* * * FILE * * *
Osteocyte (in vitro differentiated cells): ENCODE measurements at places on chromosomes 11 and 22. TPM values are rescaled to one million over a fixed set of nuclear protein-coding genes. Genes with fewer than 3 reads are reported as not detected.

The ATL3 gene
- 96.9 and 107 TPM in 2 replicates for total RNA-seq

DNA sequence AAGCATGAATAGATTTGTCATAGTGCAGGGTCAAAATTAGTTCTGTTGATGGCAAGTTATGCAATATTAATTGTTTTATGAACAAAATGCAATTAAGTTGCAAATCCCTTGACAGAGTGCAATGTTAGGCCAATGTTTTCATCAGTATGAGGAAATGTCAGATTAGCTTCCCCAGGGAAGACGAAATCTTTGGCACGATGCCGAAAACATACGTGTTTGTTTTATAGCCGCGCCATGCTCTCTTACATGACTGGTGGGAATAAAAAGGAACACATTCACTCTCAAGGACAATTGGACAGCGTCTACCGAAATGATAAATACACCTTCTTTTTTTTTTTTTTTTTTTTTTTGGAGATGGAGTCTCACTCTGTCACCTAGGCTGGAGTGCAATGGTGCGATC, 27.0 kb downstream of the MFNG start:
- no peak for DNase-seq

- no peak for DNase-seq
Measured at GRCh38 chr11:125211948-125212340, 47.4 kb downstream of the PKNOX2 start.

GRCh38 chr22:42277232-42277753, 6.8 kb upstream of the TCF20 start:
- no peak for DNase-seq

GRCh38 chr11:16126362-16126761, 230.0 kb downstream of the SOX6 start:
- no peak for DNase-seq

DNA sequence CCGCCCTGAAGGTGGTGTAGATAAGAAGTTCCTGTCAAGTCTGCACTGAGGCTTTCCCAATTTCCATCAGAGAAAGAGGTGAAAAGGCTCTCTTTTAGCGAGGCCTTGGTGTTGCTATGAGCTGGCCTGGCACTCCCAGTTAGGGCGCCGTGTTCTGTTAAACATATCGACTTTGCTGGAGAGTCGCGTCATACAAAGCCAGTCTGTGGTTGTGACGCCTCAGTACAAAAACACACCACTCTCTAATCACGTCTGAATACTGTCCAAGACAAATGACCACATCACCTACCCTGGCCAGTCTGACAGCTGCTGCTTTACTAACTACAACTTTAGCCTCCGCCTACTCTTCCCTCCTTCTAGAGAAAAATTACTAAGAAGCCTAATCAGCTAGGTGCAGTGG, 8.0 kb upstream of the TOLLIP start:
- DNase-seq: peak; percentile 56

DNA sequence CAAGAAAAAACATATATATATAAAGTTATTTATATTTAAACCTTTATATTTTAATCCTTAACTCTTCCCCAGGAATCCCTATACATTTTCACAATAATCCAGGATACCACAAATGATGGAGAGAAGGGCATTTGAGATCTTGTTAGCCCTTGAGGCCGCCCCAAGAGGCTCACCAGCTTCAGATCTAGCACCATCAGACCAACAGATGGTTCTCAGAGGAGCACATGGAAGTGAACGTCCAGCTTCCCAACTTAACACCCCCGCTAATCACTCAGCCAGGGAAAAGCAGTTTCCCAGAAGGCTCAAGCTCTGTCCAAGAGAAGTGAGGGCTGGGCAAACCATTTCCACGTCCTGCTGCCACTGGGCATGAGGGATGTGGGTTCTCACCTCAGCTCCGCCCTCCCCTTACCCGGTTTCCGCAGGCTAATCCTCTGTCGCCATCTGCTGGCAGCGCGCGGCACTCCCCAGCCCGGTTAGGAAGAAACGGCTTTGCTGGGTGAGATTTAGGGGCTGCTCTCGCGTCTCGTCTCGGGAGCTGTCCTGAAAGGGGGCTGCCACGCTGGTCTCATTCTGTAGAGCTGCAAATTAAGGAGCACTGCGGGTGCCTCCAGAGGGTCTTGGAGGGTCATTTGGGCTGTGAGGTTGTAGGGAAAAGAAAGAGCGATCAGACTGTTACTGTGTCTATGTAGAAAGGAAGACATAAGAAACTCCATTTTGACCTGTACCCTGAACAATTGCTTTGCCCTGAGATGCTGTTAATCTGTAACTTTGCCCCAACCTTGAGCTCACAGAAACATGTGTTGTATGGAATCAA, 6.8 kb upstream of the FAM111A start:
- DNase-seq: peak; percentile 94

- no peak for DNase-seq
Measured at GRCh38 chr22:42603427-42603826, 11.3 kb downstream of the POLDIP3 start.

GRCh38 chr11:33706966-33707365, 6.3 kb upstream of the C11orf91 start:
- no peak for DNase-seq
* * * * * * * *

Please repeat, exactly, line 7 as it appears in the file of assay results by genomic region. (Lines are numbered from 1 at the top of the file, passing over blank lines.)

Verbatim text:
Measured at GRCh38 chr11:125211948-125212340, 47.4 kb downstream of the PKNOX2 start.